Majestic Wine is on course to change its name to Naked Wines, rebranding some of its more than 200 stores to Naked Wines and closing others.
The wine retailer today set out plans to put its Naked Wines pureplay front and centre of its retail business. The new business model will see Majestic customers and stores move to the Naked Wines brand, although some stores will close. How many shops will close should become clearer when the retailer sets out its full transformation plan in June, alongside full-year results. Currently, Majestic Wine, founded in 1980 has 211 stores.
Majestic Wine is led by Rowan Gormley who founded Naked Wines in 2008 and joined Majestic in April 2015 as group chief executive, when Majestic bought Naked Wines. Today the enlarged group set out its initial plans to release capital from Majestic Wine, which sells to customers and commercial customers through a multichannel model, in order to invest in expanding Naked Wines.
Gormley said in today’s statement: “It is clear that Naked Wines has the potential for strong sustainable growth, and we will deliver the best results for our shareholders, customers, people and suppliers by focusing all our energies on delivering that potential.
“We also believe that a transformed Majestic business does have the potential to be a long-term winner, but that we risk not maximising the potential of Naked if we try to do both. Where we have no choice but to close stores we will aim to minimise job losses by migration into Naked.
Therefore we have taken a decision to focus all of our capital and energies into delivering the long-term potential of Naked, and releasing value from Majestic. Our plans for doing this are well advanced, and we look forward to sharing the final details in June.”
Since Majestic bought Naked Wines in 2015, Naked has more than doubled in size, with sales expected to pass £175m this year. Almost 45% of Majestic Wine group sales are now online and more than 20% are international. Now the retailer plans to refocus its investment into Naked Wines, and expects to boost its new customer investment in Naked by £6m a year to an annual £26m – from which it expects an average fourfold payback. The cash to do that will come from selling assets and closing stores.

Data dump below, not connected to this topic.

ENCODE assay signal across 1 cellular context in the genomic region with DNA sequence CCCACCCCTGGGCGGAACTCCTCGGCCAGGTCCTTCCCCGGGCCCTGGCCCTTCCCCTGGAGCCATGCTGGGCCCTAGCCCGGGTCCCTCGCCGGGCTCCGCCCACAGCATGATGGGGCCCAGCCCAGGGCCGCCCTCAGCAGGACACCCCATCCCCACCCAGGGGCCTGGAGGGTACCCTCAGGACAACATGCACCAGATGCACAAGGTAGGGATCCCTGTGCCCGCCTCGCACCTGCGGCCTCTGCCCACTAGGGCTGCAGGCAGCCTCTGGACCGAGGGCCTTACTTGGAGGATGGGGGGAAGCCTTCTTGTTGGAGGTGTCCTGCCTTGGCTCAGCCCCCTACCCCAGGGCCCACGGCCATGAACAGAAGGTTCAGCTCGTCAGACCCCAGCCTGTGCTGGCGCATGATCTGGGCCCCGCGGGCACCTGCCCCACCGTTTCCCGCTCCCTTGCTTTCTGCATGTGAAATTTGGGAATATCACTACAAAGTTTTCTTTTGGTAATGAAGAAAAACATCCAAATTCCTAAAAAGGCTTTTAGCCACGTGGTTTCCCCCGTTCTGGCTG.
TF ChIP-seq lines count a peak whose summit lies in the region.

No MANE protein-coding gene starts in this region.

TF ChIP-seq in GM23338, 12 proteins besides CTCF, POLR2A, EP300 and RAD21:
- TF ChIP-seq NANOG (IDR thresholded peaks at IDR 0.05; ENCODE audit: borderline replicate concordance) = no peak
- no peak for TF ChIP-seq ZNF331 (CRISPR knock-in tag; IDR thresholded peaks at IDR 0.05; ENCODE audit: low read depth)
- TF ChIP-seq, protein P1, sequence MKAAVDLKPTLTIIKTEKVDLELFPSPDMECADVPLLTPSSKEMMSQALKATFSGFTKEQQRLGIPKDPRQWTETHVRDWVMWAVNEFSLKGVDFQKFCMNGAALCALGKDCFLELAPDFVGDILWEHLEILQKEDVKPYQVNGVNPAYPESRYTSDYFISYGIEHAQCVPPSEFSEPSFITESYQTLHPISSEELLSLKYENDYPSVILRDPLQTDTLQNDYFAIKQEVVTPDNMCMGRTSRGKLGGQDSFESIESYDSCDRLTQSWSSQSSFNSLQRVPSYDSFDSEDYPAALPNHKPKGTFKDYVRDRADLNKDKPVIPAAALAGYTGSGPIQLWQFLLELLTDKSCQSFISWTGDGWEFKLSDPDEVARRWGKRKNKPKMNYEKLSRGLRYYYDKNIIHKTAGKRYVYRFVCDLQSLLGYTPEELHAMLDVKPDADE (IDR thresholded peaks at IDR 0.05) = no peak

Since 2015, Naked has expanded its direct links with winemakers and now works with a portfolio of 200, who it pays up front to make wines for its customers. Customers of the pureplay wine business are known as ‘Angels’, subscribing a set amount each month which they then spend ordering wine. There’s a social element to the business as members recommend the wines that they like on the Naked Wines platform. The Naked business has been built on the idea of freeing winemakers from the need to market their wines, thus enabling them to cut the cost of the final bottle to customers, who then use the money they have accumulated to buy at a discount.
The update came as the Majestic Wine group said it expected to hit its £500m sales target in the year to April 1 2019. It also expects pre-tax profits to meet expectations. Majestic Wine is currently ranked a Top250 retailer in IRUK Top500 research, while Naked Wines is Top500.
Commenting on the plan, Paul Hickman, head of consumer research at Edison Investment Research, said: “Majestic is making the inevitable response to the success of its growth child Naked Wines, outlining a transformation plan to reform the entire group around Naked.”
At the time of writing, however, investors did not appear initially to have warmed to the idea, with Majestic Wine’s share price falling by 11% today to 239p.
Image courtesy of Majestic Wine